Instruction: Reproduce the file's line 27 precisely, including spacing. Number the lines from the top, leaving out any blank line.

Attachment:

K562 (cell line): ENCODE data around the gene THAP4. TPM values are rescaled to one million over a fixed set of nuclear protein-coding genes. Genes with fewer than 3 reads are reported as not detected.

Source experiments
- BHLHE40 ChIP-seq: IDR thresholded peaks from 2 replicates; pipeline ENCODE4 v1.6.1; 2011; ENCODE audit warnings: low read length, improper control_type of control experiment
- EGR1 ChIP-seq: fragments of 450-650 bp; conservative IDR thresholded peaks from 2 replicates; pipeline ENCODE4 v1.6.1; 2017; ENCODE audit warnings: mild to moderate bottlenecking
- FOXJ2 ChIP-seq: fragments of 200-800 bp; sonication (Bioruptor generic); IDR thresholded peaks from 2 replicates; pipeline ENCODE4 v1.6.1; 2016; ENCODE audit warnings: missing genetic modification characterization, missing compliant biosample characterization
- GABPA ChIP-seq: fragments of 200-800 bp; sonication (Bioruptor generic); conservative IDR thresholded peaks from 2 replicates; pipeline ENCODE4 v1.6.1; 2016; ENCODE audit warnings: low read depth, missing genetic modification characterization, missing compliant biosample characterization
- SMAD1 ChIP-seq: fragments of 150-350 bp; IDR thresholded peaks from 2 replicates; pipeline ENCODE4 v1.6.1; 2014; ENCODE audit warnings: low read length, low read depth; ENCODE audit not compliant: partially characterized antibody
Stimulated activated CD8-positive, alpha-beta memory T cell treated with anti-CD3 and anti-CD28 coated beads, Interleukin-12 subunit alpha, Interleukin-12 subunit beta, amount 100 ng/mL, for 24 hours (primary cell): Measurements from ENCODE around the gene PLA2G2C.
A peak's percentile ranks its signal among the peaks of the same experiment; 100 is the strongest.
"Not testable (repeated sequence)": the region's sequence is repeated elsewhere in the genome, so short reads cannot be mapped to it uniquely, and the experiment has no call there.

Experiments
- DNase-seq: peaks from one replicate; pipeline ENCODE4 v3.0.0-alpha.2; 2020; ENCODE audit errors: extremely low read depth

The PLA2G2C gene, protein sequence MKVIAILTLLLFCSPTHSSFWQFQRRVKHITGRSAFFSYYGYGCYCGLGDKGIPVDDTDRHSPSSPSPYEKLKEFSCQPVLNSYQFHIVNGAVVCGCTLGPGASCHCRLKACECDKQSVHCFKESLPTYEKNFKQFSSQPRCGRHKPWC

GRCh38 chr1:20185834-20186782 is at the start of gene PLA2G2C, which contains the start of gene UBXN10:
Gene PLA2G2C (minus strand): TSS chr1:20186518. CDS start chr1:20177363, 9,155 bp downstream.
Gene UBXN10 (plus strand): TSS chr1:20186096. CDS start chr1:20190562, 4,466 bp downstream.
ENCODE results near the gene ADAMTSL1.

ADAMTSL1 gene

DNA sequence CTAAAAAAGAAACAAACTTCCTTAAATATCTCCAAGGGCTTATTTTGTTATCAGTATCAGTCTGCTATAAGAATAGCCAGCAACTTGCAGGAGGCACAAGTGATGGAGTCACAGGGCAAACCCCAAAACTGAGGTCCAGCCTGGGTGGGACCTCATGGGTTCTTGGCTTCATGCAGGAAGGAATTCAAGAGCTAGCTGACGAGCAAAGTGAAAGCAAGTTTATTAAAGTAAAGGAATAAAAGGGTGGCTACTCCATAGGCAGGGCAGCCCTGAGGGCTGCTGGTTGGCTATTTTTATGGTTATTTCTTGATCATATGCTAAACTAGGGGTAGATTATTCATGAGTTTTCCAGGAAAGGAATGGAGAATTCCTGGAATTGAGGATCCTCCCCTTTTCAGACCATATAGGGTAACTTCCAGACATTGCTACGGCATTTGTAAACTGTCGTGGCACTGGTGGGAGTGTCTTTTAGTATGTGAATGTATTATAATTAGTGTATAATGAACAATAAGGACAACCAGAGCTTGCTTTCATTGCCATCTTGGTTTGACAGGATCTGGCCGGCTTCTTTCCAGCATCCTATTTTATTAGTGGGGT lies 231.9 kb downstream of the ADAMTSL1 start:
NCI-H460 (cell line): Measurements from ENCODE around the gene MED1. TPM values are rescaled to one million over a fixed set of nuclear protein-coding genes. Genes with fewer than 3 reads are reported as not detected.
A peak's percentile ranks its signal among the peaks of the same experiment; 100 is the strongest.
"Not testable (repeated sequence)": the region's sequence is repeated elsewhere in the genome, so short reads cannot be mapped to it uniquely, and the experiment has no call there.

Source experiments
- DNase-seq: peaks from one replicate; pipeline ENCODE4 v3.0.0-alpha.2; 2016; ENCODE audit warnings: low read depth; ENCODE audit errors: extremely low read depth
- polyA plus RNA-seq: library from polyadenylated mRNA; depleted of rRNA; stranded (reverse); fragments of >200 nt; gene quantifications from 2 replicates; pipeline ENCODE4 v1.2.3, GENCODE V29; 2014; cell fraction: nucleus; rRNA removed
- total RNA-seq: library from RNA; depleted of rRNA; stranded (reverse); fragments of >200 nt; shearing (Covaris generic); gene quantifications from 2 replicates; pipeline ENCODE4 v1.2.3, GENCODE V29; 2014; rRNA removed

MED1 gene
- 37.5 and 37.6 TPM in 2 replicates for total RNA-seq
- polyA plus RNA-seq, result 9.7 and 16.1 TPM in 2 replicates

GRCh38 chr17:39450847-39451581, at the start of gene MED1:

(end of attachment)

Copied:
MED1 gene